Originally an Elizabethan townhouse, The Ironmongers offers eight beautifully finished and very stylish Georgian bedrooms, each paying tribute to the historic market trades of Aylsham town including the florist, habadasher, landscaper, tailors, ostlers (a man employed to look after the horses of people staying at an inn), cobblers, confectioners and biscuit makers!
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Sankence Lodge B&B
A beautifully kept bed and breakfast, Sankence Lodge is a carefully restored Grade II listed Georgian farmhouse. The en-suite bedrooms are in the boutique style and have been individually decorated with antiques and artwork, and the host is a Cordon Bleu cook!
The Black Boys Hotel
An imposing Grade II listed building, The Black Boys Hotel is in the centre of the historic market town. It is a popular pub, bar and restaurant and offers excellent B&B accommodation in eight en suite guest bedrooms.
Aylsham Holiday Homes
There are lots of holiday cottages and Airbnb-style holiday rentals in and around Aylsham. From one-bed cottages and static caravans to huge converted barns, use VRBO to search for the best deals and find availability on Aylsham holiday accommodation.
Top Farm Campsite
Top Farm is situated in the picturesque countryside of rural North Norfolk. The campsite directly adjoins 350 acres of wood and heathland, that’s home to an array of wildlife, which can be enjoyed whilst soaking up the splendid views or on one of the many walking and cycling routes.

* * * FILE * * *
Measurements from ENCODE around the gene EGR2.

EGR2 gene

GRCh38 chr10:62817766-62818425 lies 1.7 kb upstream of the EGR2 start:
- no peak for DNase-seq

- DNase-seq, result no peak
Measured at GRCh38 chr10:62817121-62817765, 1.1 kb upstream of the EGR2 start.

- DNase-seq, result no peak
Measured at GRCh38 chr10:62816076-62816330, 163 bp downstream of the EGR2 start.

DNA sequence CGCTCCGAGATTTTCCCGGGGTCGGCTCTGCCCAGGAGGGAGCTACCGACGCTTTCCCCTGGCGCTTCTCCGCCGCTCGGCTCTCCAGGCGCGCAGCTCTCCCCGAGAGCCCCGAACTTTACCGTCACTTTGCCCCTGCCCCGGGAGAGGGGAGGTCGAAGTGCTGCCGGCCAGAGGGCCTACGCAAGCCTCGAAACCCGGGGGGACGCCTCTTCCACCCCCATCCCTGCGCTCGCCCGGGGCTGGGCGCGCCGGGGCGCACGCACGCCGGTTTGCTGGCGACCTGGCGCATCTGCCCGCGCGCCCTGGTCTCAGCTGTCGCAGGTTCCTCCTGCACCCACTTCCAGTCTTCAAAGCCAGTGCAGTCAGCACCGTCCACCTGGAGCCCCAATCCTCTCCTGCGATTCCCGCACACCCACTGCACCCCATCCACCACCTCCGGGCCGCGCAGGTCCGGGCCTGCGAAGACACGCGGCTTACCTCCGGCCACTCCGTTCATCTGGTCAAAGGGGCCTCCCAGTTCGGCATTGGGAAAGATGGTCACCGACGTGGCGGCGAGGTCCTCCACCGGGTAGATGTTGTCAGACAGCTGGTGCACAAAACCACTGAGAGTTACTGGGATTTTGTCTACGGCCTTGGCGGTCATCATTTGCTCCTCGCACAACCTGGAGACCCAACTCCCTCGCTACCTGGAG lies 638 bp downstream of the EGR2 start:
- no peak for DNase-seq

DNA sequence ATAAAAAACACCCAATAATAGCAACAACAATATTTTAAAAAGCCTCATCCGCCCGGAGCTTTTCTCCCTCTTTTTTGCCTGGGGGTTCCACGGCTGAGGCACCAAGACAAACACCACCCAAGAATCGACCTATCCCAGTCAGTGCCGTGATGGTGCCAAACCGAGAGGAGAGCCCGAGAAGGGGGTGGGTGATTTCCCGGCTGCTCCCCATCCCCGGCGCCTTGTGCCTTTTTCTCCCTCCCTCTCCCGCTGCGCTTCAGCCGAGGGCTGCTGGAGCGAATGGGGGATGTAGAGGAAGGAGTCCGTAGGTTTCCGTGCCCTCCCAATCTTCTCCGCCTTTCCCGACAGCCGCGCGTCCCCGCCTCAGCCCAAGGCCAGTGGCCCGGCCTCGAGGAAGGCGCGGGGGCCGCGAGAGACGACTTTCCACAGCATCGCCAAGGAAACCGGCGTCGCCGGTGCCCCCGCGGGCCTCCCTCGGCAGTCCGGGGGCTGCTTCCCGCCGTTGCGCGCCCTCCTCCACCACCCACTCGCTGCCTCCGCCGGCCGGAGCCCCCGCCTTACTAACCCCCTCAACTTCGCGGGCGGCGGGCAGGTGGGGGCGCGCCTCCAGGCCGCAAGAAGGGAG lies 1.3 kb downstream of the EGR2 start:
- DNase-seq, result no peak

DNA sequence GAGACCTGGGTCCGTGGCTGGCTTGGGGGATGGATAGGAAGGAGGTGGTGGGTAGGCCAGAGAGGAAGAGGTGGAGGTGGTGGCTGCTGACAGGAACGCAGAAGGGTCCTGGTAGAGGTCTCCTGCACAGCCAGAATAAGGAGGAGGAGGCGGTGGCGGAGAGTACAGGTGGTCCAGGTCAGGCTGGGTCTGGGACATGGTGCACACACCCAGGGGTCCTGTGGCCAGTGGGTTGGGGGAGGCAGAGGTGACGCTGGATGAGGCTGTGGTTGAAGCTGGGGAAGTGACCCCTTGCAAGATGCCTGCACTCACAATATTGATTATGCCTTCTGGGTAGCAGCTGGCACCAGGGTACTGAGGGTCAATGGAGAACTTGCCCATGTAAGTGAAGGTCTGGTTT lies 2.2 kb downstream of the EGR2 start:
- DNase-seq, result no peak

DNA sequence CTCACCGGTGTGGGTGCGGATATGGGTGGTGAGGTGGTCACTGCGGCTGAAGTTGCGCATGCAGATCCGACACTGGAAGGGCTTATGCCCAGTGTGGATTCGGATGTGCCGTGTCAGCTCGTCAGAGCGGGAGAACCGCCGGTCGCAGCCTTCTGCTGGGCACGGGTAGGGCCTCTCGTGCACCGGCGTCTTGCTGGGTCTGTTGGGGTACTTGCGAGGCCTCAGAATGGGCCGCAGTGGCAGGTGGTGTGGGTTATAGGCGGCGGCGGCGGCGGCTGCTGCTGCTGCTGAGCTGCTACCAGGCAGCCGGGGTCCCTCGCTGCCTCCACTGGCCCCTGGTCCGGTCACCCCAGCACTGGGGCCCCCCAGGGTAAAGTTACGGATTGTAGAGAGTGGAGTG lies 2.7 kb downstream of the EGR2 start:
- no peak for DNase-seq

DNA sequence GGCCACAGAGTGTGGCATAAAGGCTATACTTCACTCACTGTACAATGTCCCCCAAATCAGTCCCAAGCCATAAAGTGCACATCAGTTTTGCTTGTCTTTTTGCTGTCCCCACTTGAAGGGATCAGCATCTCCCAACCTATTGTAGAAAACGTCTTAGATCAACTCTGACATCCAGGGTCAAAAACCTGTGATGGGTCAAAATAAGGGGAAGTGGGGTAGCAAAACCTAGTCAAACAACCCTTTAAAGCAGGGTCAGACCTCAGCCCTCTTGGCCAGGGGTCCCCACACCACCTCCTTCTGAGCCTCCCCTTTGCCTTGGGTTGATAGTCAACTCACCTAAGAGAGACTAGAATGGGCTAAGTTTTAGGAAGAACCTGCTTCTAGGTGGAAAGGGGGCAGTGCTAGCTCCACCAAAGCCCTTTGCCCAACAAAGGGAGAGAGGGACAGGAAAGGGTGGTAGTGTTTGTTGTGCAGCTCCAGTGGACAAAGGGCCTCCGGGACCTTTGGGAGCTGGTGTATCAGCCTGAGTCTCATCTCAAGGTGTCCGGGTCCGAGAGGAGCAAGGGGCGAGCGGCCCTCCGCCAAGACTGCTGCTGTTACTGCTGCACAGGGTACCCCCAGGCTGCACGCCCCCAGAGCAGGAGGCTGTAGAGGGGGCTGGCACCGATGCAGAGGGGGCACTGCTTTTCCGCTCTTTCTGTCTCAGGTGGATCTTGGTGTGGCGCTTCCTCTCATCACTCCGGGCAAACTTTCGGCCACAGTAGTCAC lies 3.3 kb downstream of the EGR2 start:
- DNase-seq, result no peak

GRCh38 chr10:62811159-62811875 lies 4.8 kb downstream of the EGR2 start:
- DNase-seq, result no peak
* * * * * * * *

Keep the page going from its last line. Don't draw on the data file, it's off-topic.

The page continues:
There are camping and motorhome touring pitches, as well as glamping options including bell tents, camping cabins and shepherd’s huts, and even a wild camping field if you want to get back to nature!
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Places to Eat in Aylsham
Alongside the local hotels and cafés mentioned above, which all offer a full restaurant service to non-residents, there are a few other great places to eat in and around Aylsham.
The Blind Pig
The Blind Pig is an intimate wine bar and bistro in the heart of the town which serves a modern seasonal menu focussing on the best Norfolk produce. You’ll find sharing boards, seafood platters, daily specials and a Sunday roast on offer.
The Bucks Arms
Formerly the Buckinghamshire Arms, The Bucks is a 17th century pub and former coaching inn with indoor and dog-friendly outdoor eating, offering hearty home-cooked dishes. The pub is located in a wonderful setting next to the Blickling Estate, making it a good pit stop after you’ve visited the Hall.
The Plough Inn Marsham
Just a mile south of Aylsham, The Plough Inn has a well-stocked bar serving local ales and an attractive restaurant offering a wide selection of traditional favourites. Everything is cooked fresh to order making good use of local and seasonal produce sourced
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I love the Bread Source bakery come coffee shop for their artisan loaves and approach to slow food. You can also pick up pastries, buns and sandwiches to fuel your day from their shop on the market place.
Have I missed anything from this local’s guide to Aylsham? Let me know in the comments below if there’s something you’d like to see covered!